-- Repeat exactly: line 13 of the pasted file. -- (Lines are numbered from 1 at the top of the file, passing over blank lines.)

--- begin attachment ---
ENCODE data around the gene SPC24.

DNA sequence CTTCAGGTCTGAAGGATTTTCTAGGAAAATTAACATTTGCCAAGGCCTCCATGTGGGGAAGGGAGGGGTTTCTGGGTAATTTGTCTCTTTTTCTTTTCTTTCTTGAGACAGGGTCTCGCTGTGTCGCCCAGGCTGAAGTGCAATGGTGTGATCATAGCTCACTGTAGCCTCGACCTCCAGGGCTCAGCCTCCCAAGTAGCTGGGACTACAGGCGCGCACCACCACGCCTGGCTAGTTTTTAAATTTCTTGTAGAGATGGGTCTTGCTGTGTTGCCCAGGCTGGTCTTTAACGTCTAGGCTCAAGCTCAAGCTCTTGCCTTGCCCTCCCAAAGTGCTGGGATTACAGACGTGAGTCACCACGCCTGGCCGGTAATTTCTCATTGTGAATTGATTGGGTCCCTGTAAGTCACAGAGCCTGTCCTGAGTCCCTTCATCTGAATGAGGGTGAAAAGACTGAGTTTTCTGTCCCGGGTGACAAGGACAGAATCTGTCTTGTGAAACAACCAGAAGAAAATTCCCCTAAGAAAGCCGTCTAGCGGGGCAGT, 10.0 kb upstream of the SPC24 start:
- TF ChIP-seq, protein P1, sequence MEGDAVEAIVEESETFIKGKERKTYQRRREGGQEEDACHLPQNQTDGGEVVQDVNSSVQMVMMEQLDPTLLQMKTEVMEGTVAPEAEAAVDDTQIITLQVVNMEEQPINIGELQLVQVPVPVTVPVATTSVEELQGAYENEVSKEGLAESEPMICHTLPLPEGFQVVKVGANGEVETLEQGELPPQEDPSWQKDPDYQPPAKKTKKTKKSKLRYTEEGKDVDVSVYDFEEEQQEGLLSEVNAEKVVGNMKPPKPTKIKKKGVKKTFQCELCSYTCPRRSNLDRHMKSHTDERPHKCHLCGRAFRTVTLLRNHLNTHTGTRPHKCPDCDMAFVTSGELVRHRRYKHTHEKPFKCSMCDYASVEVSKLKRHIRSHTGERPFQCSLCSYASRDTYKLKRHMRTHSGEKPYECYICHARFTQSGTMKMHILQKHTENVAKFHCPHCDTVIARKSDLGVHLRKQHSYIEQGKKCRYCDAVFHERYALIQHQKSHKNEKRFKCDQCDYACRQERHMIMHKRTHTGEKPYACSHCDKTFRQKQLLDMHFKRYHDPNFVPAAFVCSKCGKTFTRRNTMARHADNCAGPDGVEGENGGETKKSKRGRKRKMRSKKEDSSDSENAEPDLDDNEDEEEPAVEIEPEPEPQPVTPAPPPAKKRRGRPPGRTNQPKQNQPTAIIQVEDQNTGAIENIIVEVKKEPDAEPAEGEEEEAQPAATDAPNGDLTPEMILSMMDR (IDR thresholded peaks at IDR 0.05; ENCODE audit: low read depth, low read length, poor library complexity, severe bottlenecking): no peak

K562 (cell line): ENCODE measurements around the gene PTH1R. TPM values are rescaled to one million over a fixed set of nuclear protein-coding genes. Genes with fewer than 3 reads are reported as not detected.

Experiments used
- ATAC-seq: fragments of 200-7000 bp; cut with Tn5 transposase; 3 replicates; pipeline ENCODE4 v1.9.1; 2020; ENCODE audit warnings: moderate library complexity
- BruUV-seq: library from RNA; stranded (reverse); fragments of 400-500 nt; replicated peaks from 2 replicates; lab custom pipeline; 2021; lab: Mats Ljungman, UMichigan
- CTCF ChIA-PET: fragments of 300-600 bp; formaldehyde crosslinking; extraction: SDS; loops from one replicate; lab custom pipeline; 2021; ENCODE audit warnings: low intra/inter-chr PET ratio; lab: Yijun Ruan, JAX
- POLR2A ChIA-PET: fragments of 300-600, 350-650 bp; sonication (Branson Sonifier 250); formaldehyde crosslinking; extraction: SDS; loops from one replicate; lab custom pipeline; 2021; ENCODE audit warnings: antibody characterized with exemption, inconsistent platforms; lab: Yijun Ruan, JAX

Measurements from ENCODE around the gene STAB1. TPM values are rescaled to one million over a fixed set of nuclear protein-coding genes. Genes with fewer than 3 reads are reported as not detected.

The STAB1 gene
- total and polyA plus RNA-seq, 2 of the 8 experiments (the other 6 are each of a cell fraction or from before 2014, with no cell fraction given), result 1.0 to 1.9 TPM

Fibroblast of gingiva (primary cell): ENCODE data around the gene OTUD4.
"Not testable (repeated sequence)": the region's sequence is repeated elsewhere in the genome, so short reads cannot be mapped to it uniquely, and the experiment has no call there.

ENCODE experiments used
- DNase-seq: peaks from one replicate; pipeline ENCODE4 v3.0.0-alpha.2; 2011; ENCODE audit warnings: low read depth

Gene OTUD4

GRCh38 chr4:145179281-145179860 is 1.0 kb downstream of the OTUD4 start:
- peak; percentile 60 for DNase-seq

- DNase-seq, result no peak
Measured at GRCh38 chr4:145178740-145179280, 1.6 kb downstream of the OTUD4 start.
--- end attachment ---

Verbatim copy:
Fibroblast of gingiva (primary cell): ENCODE data around the gene OTUD4.